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Trump says US is ‘locked and loaded’ after attacks on Saudi oil infrastructure

President Donald Trump said the United States is “locked and loaded” to respond to attacks on Saudi oil infrastructure that have sent oil prices soaring, after Washington pointed to Iran as culprit.

“Saudi Arabia oil supply was attacked. There is reason to believe that we know the culprit, are locked and loaded depending on verification, but are waiting to hear from the Kingdom as to who they believe was the cause of this attack, and under what terms we would proceed!” Trump tweeted on Sunday, September 15.

It is the first time Trump has hinted at a potential American military response to the attacks, which slashed Saudi oil production by half and led both the kingdom and the United States to announce they may tap their strategic reserves.

The Iran-backed Houthi rebels in Yemen, where a Saudi-led coalition is bogged down in a five-year war, claimed Saturday’s strikes against two plants owned by state energy giant Aramco.

Houthi rebels launched “a large-scale operation involving 10 drones that targeted refineries in Abqaiq and Khurais in eastern Saudi Arabia,” according to the group’s Al-Masirah television.

But there are indications that cruise missiles rather than drones were used.

Reuters reported unnamed senior U.S. administration officials as saying on Sunday that the strikes came from a west-northwest direction rather than from Yemen to the south.

U.S. Secretary of State Mike Pompeo pointed the finger squarely at Tehran, saying there was no evidence the “unprecedented attack on the world’s energy supply” was launched from Yemen.

“The United States will work with our partners and allies to ensure that energy markets remain well supplied and Iran is held accountable for its aggression,” Pompeo said.

That drew an angry response from Tehran, where foreign ministry spokesperson Abbas Mousavi said: “Such fruitless and blind accusations and remarks are incomprehensible and meaningless.”

The remarks were designed to damage Iran’s reputation and provide a pretext for “future actions” against the Islamic republic, he added.

Iraq, caught between its two main allies – Iran and the U.S. – also denied any link to the attacks amid media speculation that the attack was launched from its territory.

Saudi de facto ruler Crown Prince Mohammed bin Salman has said the kingdom is “willing and able” to respond to this “terrorist aggression.”

Oil prices soar

Oil prices soared by more than 10% in early Asia trading on Monday, while Saudi Arabia focused on restoring production at the plants.

Saturday’s explosions set off fires that engulfed the Abqaiq plant, the world’s largest oil processing facility, and nearby Khurais, which hosts a massive oil field. No casualties were reported but the full extent of the damage was not clear.

Saudi’s energy infrastructure has been hit by the Houthis many times before, but this strike was of a different order, abruptly halting 5.7 million barrels per day or about 6% of the world’s oil supply.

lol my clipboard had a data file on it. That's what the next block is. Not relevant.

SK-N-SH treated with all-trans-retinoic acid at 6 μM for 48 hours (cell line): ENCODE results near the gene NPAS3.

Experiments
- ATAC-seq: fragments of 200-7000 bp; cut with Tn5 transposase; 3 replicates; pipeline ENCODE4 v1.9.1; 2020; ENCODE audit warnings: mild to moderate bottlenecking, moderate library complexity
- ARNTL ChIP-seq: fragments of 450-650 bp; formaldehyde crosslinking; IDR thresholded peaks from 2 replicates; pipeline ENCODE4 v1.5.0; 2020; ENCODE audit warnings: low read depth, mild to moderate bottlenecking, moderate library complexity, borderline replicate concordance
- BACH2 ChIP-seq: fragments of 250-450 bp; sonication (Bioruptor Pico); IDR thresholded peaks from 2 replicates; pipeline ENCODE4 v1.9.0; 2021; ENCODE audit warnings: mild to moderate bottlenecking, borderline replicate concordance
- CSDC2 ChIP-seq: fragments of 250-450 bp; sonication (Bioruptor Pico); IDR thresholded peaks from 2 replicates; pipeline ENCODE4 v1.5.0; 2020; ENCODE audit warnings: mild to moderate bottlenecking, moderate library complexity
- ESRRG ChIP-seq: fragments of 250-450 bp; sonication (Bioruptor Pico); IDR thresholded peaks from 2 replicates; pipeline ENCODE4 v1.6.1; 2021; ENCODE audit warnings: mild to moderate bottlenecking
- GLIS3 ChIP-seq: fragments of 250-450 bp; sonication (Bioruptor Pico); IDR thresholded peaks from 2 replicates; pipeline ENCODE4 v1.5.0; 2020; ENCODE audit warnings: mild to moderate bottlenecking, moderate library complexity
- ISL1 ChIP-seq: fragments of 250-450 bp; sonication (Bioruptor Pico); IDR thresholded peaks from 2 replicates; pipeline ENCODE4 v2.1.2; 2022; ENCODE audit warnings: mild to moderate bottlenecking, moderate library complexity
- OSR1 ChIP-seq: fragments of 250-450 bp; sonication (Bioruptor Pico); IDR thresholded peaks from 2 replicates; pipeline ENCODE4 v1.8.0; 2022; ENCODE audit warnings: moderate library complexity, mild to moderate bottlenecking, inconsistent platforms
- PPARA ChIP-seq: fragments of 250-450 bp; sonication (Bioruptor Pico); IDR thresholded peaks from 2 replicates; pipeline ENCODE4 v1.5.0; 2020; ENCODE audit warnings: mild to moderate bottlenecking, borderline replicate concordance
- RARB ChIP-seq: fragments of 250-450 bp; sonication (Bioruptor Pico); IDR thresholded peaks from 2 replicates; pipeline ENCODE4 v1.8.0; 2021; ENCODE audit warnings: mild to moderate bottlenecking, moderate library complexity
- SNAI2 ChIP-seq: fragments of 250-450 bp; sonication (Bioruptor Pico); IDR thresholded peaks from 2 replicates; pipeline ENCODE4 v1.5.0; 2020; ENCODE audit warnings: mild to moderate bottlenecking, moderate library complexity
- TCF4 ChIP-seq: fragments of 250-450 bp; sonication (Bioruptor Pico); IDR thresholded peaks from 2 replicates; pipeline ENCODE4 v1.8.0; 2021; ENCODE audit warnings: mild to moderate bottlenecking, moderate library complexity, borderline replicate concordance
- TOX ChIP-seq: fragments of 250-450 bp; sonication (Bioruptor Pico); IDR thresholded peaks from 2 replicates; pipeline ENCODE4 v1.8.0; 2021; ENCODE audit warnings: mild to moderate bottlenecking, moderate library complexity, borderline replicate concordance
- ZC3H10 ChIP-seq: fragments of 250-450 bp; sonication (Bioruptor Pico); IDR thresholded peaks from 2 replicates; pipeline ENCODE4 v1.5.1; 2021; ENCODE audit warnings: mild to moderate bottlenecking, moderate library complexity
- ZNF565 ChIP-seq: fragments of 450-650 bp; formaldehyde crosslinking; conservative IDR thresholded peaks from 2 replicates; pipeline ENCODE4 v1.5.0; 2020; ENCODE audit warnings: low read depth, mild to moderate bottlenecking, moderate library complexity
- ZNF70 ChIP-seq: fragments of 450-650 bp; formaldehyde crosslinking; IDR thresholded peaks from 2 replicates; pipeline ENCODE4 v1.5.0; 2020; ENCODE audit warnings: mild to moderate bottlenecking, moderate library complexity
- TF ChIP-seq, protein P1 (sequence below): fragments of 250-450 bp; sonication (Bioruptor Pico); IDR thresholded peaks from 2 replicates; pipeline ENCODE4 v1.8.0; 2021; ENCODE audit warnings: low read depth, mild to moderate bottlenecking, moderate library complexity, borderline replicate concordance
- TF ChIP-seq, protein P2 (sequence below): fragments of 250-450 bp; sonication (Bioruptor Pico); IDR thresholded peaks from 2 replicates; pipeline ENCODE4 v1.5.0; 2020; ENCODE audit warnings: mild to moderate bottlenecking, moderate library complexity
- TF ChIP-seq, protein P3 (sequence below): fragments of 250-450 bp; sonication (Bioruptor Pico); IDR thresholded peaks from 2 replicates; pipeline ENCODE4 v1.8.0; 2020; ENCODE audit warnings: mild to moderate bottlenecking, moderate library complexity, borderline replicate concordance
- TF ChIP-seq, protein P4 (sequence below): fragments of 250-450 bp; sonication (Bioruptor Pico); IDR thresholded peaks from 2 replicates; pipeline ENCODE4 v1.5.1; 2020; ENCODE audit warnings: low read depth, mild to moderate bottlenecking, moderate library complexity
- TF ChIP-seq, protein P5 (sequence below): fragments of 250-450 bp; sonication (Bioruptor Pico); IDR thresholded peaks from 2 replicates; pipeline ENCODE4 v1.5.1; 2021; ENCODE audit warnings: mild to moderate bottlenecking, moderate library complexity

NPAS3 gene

“The genie is out of the bottle,” said Bill Farren-Price, director of the London-based RS Energy Group. “It is now clear that Saudi and other Gulf oil facilities are vulnerable to this kind of attack, which means that the geopolitical risk premium for oil needs to rise.”

Aramco also said it will dip into its reserves to offset the disruption. On Saturday, CEO Amin Nasser said that “work is underway” to restore production, but the incident could affect investor confidence ahead of Aramco’s stock market debut.

A significant volume of oil production can be restored within days but the company would need weeks to reach full output again, Bloomberg News reported Sunday, citing unnamed sources.

Trump tweeted that he had “authorized the release of oil from the Strategic Petroleum Reserve, if needed, in a to-be-determined amount” that is “sufficient to keep the markets well-supplied.”

The president said he also “informed all appropriate agencies to expedite approvals of the oil pipelines currently in the permitting process in Texas and various other States,” without naming specific projects.

Following a phone call between Trump and Prince Mohammed, the White House condemned the attacks on “infrastructure vital to the global economy.”

Iran and the U.S. have been at loggerheads since May last year, when Trump pulled out of a landmark 2015 deal with world powers that promised Iran relief from sanctions in return for curbing its nuclear program.

Despite the U.S. accusation, the White House said on Sunday Trump may still meet his Iranian counterpart Hassan Rouhani at the upcoming United Nations General Assembly.

Saudi Arabia has spent billions on military hardware but recent events have underscored the vulnerability of its infrastructure.

The Houthis have staged repeated cross-border missile and drone attacks targeting Saudi air bases and other facilities in what they say is retaliation for the Saudi-led bombing campaign on rebel-held areas in Yemen.

US Senate fails to override Trump’s Saudi weapons sales veto

With reporting from AFP

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